The Home Office has been fined £366,900 for breaching the government’s senior salary pay cap when it appointed the head of a child sex abuse inquiry.
It was penalised by the Treasury for failing to get clearance in advance before agreeing to pay Professor Alexis Jay £185,000 a year.
Since 2010, all jobs with salaries of more than £142,500 agreed by ministers have had to be signed off in advance.
The Home Office said it had reviewed procedures to avoid future breaches.
Prof Jay became the fourth chair of the troubled inquiry after replacing Lowell Goddard in August 2016.
The fine also relates to the pay of the inquiry’s three panel members one of whom, Drusilla Sharpling, received a basic salary of £152,424 in 2015-6.
On becoming chancellor in 2010, George Osborne ruled that public servants directly appointed by ministers should not be paid more than then Prime Minister David Cameron – who was earning £142,500 at the time – unless they were approved by the Treasury.
It was part of an austerity drive which saw the pay of ministers cut by 5% and then frozen for five years.
Prof Jay was named as chair by Home Secretary Amber Rudd at short notice in August 2016. Her predecessor, a leading New Zealand judge, resigned suddenly following criticism of her conduct of the troubled inquiry.
The inquiry is investigating historical allegations of sex abuse against local authorities, religious organisations, the armed forces and public and private institutions – as well as people in the public eye – spanning decades.
The leading academic and child protection expert was already a panel member, working in that capacity alongside Ms Sharpling, barrister Ivor Frank and academic Professor Malcolm Evans.
Details of the “exemplary fine” emerged in the Home Office’s accounts for the past financial year.
A Home Office spokesman said the department had been punished for having to secure “retrospective approval” for Prof Jay’s salary when she became chair as well as the remuneration of other panel members agreed when the inquiry was set up in 2015.
“The Treasury has the power to consider fines for departments who breach agreed spending control processes, including those relating to senior salary approval,” it said.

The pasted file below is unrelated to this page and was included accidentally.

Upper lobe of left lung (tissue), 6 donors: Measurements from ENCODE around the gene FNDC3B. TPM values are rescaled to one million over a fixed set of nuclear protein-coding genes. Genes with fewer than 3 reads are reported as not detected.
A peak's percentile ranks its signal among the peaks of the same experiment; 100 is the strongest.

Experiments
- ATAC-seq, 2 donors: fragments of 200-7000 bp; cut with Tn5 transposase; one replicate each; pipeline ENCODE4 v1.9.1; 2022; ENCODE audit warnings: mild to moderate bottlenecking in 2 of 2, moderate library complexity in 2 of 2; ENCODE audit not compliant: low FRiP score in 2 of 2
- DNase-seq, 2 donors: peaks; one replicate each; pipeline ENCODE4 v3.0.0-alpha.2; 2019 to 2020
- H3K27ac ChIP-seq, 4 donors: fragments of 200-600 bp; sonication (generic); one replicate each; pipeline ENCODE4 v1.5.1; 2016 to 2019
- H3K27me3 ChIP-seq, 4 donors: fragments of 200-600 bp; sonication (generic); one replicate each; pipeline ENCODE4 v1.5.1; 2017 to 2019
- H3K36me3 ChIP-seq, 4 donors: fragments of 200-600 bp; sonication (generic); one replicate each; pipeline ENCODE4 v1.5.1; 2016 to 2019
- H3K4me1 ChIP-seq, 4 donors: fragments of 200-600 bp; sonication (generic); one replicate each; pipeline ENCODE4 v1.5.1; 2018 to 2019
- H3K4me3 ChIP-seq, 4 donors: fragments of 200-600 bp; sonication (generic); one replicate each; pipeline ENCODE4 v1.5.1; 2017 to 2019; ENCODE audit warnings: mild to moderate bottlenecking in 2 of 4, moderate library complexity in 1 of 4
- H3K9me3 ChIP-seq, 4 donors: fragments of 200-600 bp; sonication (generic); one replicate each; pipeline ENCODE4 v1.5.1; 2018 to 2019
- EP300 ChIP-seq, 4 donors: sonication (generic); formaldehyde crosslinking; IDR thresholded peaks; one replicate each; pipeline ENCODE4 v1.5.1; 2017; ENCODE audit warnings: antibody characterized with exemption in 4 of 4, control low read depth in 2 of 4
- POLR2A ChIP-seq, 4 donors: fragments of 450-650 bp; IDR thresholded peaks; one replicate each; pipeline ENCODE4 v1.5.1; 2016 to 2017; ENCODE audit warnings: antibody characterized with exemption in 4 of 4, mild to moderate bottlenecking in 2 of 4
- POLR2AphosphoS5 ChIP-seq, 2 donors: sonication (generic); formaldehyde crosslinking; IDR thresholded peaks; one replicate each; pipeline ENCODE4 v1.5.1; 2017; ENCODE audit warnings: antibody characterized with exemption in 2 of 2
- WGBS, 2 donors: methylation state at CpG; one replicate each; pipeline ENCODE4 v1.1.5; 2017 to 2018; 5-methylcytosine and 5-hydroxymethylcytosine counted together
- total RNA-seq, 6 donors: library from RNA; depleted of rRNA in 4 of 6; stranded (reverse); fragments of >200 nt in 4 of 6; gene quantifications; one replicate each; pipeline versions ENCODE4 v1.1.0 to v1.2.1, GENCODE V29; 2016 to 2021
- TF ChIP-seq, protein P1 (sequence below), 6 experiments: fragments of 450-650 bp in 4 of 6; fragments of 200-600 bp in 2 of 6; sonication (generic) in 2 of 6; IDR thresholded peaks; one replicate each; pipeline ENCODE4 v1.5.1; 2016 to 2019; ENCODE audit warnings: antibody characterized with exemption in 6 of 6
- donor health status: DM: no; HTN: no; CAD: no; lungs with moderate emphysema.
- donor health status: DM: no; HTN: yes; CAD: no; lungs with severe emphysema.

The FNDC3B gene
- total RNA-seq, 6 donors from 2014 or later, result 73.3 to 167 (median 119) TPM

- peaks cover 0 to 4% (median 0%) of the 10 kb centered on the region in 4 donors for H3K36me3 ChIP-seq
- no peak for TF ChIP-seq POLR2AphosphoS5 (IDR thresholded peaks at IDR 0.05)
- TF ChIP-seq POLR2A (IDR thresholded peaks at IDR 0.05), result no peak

“The Home Office have since reviewed appointment procedures to prevent further such breaches.”
The Home Office said Prof Jay had been appointed swiftly in order to minimise disruption to the inquiry and this meant getting sign-off for her salary “in parallel” with her appointment – which was subsequently approved.
According to the inquiry’s accounts, Prof Jay was paid £118,360 for the period from 18 August 2016 to 31 March 2017. She also received an £27,478 accommodation allowance and expenses of £2,281.
She also received £34,465 for her work as a panel member during the first four months of the financial year before becoming its chair chair.
The accounts show Ms Sharpling was paid £152,285 in 2015-6, rising to £154,423 in 2016-7. The inquiry has agreed to subsidise 80% of what she was earning in her previous capacity as Her Majesty’s Inspector of Constabulary.
Over the same period, Prof Evans was paid £65,540 while Mr Frank received £96,332,50. In the past financial year, these salaries – which are set at a fixed rate of £565 a day – rose to £76,840 and £138,990 retrospectively.
The Home Office stressed the fine did not relate to Dame Lowell Goddard’s remuneration arrangements, which were heavily criticised during her 16 months in the post, but for which officials said “all the necessary approvals” had been granted.
In 2015-6, she was paid £355,000 and received an accommodation and utilities allowance worth £119,207. She also received £29,156 in relocation costs and £75,246 in travel costs including the cost of air fares between the UK and New Zealand.
She was paid £123,871 for the period between 1 April and her resignation on 4 August 2016 while her allowances and expenses for the period totalled more than £80,000.
The inquiry has been beset by problems since its inception with its first two chairs, Lady Butler-Sloss and Dame Fiona Woolf, stepping down before beginning their work. The inquiry’s chief lawyer, Ben Emmerson, resigned last year but Prof Jay has insisted it is continuing with its work.